Fintech has huge potential. We also have some major problems that are not under control. Problems we don’t like to talk about. Problems that tend to jar with conference ‘high-fiving’ and the general mood of self-congratulation.
Firstly, we have a big competition problem. It’s inherent in the current structures and will not “just get better with time/hard work”. The public has been told that fintech will help make banking more competitive. It’s a declared aim cited regularly by various governments. It has been implicit in securing much-needed support, but it doesn’t reflect the current reality. Behind the scenes, the biggest banks are having a great time using the cover of collaboration to repair ailing back-end systems and incubate smart, new tech.
The real impact of all the billions invested, tested and launched so far has been at worst anti-competitive and at best net neutral. The cards are still stacked firmly in favour of the incumbents. In fact, there’s an argument to conclude that they’re stacked more that way now than ever before. Fintech in its current form is having a sustaining effect on established oligopolies, and it’s a great shame because the banking market (as opposed to its biggest names) badly needs more fight.
Secondly, we have a big self-awareness problem – people aren’t impressed, yet we can’t see it. The difference between reality and rhetoric is widening, not contracting – we just can’t see it … which is kind of the point. This seems to be most pronounced in retail banking with current or checking accounts. Enormous conglomerates advertise themselves as ‘challenger banks’, products not innovative 10 years ago are promoted as groundbreaking, and brands barely free of shocking scandals proudly pronounce how integrity is our core value. The public isn’t even remotely fooled. Meanwhile, boardrooms cheerfully report customer apathy as customer approval. And when it comes to customer insight, we seem to have become institutionalised into finishing people’s sentences for them to fit our KPIs.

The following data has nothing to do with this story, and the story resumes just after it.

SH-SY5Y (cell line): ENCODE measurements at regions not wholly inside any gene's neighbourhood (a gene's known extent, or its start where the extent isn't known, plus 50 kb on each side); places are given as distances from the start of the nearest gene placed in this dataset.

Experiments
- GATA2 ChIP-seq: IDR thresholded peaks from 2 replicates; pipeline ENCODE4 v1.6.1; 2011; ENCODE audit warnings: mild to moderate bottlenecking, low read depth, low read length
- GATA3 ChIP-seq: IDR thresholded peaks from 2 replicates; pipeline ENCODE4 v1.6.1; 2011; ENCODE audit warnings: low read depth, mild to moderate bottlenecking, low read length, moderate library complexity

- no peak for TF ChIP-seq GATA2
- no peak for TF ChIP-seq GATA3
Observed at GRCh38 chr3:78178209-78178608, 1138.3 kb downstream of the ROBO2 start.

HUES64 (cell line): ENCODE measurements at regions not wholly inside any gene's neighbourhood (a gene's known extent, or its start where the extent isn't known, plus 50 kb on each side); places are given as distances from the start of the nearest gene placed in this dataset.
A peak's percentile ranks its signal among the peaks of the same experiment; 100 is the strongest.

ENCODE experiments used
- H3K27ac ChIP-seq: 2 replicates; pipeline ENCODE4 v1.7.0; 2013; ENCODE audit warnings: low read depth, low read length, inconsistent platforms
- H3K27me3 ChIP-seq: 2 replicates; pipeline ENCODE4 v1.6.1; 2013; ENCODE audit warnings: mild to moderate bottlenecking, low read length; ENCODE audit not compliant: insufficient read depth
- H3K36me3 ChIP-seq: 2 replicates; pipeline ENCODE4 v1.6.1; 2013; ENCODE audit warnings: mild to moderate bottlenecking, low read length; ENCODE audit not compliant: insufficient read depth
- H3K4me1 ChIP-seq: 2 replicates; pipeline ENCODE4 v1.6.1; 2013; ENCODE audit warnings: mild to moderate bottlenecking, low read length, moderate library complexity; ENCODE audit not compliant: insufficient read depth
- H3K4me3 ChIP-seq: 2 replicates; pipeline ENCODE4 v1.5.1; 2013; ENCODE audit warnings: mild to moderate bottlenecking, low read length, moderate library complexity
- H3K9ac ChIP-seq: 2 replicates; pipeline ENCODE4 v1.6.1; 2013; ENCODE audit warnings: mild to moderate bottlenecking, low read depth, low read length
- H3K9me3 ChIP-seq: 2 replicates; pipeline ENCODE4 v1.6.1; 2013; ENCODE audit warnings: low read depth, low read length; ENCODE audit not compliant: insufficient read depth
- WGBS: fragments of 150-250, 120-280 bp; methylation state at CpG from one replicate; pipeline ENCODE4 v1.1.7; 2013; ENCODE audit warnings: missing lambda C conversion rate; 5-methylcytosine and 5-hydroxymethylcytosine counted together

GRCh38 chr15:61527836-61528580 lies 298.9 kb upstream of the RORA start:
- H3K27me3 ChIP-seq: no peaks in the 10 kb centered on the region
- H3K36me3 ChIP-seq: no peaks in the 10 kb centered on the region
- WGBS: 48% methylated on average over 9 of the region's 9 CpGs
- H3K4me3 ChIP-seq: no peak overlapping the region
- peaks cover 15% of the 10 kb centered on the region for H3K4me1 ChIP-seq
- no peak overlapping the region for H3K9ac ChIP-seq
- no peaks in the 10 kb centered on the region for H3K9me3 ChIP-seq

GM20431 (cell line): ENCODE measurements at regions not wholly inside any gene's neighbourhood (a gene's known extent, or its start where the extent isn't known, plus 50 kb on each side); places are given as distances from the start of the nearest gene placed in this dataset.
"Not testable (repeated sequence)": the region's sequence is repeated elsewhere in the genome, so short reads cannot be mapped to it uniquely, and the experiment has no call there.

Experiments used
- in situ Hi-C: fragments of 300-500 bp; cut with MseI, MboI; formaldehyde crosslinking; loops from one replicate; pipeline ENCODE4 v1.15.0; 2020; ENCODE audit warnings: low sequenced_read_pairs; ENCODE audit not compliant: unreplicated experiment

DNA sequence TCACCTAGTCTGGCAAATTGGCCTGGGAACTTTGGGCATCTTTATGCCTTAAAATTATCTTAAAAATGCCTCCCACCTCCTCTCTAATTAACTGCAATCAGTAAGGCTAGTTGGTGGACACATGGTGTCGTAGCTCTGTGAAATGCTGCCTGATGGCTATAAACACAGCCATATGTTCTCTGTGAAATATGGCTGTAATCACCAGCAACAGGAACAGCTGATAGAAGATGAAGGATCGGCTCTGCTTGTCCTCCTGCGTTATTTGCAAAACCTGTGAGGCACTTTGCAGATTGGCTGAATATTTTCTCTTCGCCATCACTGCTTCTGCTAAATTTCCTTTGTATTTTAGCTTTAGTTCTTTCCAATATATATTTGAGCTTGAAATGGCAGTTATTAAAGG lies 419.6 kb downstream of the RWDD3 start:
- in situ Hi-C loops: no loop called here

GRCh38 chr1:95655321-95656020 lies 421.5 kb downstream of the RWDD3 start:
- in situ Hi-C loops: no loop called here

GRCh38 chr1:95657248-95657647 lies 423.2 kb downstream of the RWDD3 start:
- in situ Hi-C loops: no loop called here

So what do we really have? What progress has actually been made? Well the honest answer is … a bit. Some product innovation, some technical platform innovation, some clever and creative people rightly shifted into leadership positions. It’s good and important, and unremarkable. But the self-congratulation has become so amplified that we can’t hear the real world any more. The confirmation bias has become so strong that the opinions of two thousand friends easily replaces the true views of the tens of millions yet to cast a vote on the work so far.
(I suppose we might ask for their view at some point, but not now. They may not be enlightened enough to appreciate what we’re doing for them. In which case, presumably they’ll need to be ‘educated’ to our point of view.)
So what needs to be done?Tell the truth. We need to have a sustained and honest conversation (or even argument) about who holds the power. Competition matters and we can’t keep sidestepping it extolling the virtues of product design. Address the value chain imbalance. We need to address the lack of customer-facing startups and figure out ways to encourage more. Slash some process. We need to make it easier for truly independent startups to get banking licences. Eradicate competition vetoes. We need to double-check that any projects set up to help foster competition haven’t unfairly allocated governance influence to the biggest incumbents. Listen better to the majority of people. We need to accept that many millions aren’t impressed with the progress we’ve made. We’re the ones that need educating, not them. Finally, we need a fintech fight club. Someone (a lot tougher than me) needs to train startups on how to fight rather than collaborate. Scenario planning needs to shift away from win-win towards win-lose. It’s the only way for the customer to truly win.
It’s very hard to go into battle and mean it with someone who has directly or indirectly funded your product; your ability to hire a great team; someone who helped turn your vision into a reality. Working together is always going to seem like the best option, even perhaps ‘the more mature’ or ‘sensible’ or ‘balanced’ path.
Yet, the uncomfortable truth is that fintech entrepreneurs need to start thinking specifically about how they can make incumbents lose. If the market is to truly get better, this is the under-attended area, the under-developed muscle, the skill where startups really need our help.
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